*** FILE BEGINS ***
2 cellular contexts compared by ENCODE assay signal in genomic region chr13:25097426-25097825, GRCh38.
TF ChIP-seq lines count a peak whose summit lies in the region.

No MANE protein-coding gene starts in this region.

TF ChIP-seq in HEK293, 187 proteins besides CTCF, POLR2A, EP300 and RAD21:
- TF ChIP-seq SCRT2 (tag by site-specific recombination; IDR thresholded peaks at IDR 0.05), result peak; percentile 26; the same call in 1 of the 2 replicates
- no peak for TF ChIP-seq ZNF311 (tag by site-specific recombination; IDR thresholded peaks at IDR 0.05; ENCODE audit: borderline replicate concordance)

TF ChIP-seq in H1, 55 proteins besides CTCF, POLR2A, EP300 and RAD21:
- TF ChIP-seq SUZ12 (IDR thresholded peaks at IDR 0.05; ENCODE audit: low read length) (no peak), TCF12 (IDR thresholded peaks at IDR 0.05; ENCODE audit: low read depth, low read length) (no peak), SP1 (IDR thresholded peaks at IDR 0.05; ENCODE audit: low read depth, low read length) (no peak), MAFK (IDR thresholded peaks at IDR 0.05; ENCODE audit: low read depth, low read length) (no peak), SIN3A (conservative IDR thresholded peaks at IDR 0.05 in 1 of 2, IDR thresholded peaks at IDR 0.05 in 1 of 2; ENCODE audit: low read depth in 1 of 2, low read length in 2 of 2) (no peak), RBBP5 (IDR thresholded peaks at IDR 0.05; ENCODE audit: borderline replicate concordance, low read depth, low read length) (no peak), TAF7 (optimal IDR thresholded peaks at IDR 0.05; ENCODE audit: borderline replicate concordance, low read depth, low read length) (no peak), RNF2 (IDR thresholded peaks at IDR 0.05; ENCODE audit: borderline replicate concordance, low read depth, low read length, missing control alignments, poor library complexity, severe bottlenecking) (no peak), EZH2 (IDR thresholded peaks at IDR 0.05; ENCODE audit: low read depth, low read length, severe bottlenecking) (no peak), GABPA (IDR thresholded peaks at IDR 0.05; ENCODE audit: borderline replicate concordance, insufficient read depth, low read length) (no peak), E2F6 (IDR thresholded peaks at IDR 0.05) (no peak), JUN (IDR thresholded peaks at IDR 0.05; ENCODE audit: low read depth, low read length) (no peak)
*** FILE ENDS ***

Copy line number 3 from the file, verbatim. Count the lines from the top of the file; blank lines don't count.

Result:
No MANE protein-coding gene starts in this region.